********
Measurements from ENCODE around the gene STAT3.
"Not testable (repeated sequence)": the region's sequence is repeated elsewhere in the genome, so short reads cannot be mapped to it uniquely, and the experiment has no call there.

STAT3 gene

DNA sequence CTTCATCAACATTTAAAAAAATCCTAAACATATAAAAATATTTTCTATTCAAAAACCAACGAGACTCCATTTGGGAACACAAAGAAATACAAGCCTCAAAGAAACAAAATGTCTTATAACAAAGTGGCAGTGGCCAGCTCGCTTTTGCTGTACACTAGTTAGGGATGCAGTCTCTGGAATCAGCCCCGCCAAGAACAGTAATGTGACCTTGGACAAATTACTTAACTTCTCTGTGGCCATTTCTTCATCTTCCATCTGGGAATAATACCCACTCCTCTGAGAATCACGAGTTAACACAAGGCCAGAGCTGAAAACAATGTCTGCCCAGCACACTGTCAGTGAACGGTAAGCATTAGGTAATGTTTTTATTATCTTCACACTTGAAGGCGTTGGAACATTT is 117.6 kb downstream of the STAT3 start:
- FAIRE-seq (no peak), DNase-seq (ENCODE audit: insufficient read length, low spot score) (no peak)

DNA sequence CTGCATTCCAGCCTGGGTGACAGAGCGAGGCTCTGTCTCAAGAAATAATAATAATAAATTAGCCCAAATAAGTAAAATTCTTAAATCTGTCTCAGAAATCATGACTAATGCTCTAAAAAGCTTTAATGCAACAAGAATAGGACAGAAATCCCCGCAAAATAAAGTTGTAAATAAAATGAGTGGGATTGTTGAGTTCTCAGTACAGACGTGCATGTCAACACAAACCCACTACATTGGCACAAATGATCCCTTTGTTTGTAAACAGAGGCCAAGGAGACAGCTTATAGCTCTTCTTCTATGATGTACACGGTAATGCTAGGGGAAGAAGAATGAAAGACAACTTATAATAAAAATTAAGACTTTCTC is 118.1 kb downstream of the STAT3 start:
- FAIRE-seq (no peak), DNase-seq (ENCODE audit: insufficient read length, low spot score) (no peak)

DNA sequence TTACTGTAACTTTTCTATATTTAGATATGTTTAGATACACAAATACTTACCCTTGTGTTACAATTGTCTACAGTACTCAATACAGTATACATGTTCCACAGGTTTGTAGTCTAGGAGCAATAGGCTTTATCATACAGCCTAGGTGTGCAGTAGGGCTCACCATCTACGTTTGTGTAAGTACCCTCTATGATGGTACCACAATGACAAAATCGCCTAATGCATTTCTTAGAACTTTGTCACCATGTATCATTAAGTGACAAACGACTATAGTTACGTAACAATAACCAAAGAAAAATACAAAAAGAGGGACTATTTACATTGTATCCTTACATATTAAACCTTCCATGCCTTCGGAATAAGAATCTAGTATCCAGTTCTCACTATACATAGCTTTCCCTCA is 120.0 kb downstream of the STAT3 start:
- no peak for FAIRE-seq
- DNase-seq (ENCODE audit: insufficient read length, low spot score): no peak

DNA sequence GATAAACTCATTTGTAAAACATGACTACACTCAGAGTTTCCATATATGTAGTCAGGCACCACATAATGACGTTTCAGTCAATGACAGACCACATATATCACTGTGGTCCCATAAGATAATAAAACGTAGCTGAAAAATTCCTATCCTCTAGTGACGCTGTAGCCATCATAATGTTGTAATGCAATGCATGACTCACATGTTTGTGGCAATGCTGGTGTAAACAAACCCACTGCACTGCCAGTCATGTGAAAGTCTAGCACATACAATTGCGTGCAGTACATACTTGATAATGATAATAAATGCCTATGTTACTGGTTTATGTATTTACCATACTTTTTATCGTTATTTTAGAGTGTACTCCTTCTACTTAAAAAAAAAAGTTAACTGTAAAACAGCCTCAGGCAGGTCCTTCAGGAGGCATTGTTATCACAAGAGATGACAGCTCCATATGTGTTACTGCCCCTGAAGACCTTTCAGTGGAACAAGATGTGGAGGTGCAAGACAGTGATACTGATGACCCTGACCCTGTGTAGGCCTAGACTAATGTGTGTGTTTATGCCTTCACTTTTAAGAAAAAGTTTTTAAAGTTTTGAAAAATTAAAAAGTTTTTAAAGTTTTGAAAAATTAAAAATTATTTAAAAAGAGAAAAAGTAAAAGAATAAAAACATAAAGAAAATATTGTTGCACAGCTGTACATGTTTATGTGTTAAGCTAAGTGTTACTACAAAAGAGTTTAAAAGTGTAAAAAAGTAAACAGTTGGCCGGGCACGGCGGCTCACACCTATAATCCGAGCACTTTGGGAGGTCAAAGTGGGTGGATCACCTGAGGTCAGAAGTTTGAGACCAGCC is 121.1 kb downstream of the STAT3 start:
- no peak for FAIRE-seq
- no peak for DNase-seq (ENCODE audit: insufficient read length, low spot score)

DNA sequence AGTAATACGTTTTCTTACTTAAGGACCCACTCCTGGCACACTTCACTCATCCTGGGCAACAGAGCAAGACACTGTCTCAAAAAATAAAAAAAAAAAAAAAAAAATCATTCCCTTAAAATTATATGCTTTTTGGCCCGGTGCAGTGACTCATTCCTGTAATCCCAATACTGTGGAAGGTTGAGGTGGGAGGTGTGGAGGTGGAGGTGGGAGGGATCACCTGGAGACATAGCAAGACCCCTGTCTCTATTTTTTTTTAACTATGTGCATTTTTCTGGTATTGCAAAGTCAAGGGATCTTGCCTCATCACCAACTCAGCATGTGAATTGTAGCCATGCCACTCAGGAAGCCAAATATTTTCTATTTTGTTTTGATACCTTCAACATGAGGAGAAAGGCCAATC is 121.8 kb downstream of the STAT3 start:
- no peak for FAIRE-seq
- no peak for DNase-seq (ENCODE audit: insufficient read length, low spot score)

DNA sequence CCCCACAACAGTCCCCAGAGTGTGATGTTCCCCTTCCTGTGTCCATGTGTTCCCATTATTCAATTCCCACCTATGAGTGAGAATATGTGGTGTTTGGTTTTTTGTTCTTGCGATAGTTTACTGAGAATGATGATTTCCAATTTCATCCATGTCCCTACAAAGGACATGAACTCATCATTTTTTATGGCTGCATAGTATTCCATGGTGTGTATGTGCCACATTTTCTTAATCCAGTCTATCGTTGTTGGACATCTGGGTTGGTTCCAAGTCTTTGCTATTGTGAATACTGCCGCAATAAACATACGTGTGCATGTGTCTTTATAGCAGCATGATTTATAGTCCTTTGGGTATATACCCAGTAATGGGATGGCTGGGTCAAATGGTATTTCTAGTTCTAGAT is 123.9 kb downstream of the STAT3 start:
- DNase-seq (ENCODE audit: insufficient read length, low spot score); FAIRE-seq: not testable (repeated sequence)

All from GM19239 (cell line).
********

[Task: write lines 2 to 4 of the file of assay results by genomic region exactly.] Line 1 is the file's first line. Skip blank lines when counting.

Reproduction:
"Not testable (repeated sequence)": the region's sequence is repeated elsewhere in the genome, so short reads cannot be mapped to it uniquely, and the experiment has no call there.

STAT3 gene

DNA sequence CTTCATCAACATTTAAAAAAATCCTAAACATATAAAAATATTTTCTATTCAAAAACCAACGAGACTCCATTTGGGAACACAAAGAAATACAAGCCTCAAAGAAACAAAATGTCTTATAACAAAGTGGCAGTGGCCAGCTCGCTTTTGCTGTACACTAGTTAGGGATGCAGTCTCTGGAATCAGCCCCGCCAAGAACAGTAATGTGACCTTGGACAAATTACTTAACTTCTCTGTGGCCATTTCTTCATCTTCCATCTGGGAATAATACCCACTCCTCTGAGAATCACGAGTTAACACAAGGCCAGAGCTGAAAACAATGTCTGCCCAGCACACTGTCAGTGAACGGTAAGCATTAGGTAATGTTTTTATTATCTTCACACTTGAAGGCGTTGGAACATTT is 117.6 kb downstream of the STAT3 start: